An online study appeared in the Journal of the National Cancer Institute on July 25, 2007.

[1] which has reported that a high consumption of broccoli and cauliflower may reduce the incidence of stage III-IV prostate cancer.

As is usual with prostate cancer every week brings conflicting information and findings. Two months ago, we were told that the Holy Grail, lycopene, has no effect on prostate cancer. Our understanding of diet and what effect it has on prostate cancer remains a mystery with research findings constantly in conflict.

Studies have suggested that a high intake of allium vegetables (garlic, onions, scallions, leeks, and chives) is associated with a lower incidence of prostate cancer while other studies identified a high intake of fish as being protective. In realty, we do not know what is true and what is just fiction.

The current study looked at the diet of 1,338 men with prostate cancer in the screening arm of the Prostate, Lung, Colorectal and Ovarian Cancer Screening Trial. These authors reported that there was no correlation between overall vegetable and fruit consumption and the risk of prostate cancer. However, they did find that men who consumed the most broccoli and cauliflower had 40% decreased risk of developing stage III-IV prostate cancer. They also reported that there was some evidence that spinach intake had a similar effect.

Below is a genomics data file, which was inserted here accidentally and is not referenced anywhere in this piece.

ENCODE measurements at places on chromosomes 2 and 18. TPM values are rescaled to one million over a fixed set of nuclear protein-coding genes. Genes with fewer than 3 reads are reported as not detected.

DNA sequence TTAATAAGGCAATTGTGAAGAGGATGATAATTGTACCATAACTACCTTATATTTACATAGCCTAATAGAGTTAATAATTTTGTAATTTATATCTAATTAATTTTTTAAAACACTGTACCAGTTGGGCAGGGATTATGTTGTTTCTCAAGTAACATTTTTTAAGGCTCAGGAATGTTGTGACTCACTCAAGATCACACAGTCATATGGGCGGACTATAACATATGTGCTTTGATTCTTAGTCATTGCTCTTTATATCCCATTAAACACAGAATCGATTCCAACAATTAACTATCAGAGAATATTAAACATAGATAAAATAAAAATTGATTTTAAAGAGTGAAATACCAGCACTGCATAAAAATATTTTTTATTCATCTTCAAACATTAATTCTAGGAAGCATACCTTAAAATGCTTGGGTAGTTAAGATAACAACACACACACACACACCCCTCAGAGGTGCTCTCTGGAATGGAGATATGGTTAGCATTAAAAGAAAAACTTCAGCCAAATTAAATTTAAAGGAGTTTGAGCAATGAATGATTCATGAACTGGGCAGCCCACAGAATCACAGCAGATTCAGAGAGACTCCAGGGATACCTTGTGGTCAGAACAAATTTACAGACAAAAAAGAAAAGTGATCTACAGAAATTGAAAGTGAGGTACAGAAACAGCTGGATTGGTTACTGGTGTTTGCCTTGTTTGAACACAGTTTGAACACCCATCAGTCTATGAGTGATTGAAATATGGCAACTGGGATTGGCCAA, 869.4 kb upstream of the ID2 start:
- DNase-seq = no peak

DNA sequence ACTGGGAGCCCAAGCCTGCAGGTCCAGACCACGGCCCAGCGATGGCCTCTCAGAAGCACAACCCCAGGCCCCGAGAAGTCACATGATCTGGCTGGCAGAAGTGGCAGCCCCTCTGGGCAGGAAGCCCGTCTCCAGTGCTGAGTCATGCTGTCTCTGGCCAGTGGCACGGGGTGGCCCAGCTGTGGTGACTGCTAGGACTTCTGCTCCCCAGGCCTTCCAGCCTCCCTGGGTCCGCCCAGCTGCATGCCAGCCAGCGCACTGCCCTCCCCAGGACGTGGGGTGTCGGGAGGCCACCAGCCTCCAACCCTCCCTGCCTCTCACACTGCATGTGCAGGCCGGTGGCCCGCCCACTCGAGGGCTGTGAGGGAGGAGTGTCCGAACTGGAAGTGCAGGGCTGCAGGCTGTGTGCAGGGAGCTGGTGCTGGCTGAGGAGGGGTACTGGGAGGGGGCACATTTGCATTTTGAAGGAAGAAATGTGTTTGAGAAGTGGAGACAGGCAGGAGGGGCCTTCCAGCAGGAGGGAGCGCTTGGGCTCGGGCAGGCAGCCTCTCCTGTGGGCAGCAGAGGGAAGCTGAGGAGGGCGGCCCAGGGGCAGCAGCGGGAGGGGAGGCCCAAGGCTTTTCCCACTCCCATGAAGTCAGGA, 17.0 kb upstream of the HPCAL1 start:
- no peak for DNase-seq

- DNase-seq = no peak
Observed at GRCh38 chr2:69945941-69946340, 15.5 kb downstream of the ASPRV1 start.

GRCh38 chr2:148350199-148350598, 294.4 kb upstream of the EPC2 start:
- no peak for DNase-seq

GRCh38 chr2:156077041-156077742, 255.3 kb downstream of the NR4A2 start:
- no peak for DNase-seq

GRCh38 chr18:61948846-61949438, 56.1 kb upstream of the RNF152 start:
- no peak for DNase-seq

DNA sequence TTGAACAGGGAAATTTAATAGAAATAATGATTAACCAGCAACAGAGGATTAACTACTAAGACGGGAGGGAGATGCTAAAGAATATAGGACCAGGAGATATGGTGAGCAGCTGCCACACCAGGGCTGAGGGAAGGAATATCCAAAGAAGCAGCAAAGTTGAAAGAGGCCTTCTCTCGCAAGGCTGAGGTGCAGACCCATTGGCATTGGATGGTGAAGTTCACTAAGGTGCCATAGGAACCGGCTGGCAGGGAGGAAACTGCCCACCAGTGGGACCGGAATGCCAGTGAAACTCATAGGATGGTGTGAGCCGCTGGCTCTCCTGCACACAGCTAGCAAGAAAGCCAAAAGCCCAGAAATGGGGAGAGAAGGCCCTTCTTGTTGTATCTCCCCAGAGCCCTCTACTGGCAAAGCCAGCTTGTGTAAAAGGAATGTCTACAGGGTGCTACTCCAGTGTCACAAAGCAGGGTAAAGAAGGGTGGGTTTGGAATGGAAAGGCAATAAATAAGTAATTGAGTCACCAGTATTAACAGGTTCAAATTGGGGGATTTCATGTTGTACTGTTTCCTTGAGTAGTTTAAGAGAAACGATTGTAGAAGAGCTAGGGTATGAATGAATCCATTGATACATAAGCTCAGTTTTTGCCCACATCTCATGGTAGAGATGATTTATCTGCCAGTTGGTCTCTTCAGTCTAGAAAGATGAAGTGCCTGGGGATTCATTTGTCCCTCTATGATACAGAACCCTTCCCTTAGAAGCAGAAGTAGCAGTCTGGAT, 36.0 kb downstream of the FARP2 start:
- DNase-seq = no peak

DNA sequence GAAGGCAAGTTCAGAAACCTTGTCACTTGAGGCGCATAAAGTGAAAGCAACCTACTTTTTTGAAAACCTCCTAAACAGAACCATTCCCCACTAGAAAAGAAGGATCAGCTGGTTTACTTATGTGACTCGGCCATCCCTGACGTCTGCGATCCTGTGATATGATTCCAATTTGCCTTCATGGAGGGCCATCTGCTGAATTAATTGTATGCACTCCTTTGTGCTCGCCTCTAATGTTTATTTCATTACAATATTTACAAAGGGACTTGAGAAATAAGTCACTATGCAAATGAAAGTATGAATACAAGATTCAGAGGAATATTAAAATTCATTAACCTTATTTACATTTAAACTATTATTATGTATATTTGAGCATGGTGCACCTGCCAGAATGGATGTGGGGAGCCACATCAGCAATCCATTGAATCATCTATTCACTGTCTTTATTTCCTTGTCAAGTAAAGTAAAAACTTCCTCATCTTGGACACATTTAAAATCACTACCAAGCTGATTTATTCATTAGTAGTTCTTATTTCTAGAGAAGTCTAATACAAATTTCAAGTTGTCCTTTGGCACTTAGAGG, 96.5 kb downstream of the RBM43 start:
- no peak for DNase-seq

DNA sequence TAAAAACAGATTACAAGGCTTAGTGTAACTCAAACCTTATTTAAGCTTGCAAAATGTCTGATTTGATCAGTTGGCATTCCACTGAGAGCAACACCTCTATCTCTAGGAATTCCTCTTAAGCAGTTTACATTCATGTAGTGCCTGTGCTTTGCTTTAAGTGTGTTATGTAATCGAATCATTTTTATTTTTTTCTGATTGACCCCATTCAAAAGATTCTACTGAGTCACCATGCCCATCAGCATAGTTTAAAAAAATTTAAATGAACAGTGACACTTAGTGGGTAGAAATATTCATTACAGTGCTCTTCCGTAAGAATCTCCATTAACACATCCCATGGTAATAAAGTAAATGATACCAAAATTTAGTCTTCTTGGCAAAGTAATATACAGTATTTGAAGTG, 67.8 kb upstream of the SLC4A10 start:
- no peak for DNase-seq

So, once again, we are faced with a dilemma. Do we make an effort to increase our consumption of cruciferous vegetables on the hope that it will protect us from advanced disease? If the study is correct, for those of us who have advanced disease; will the consumption of a high quantity of cruciferous vegetables slow down our disease progression?

Your guess is as good as my mine. I suppose, that we just need to get used to not knowing about many things and just allowing our spirit dictate our actions.

[1] Kirsh VA, Peters U, Mayne ST, et al. Prospective study of fruit and vegetable intake and risk of prostate cancer. Journal of the National Cancer Institute. 2007; early on-line publication on July 24, 2007.

Joel T Nowak MA, MSW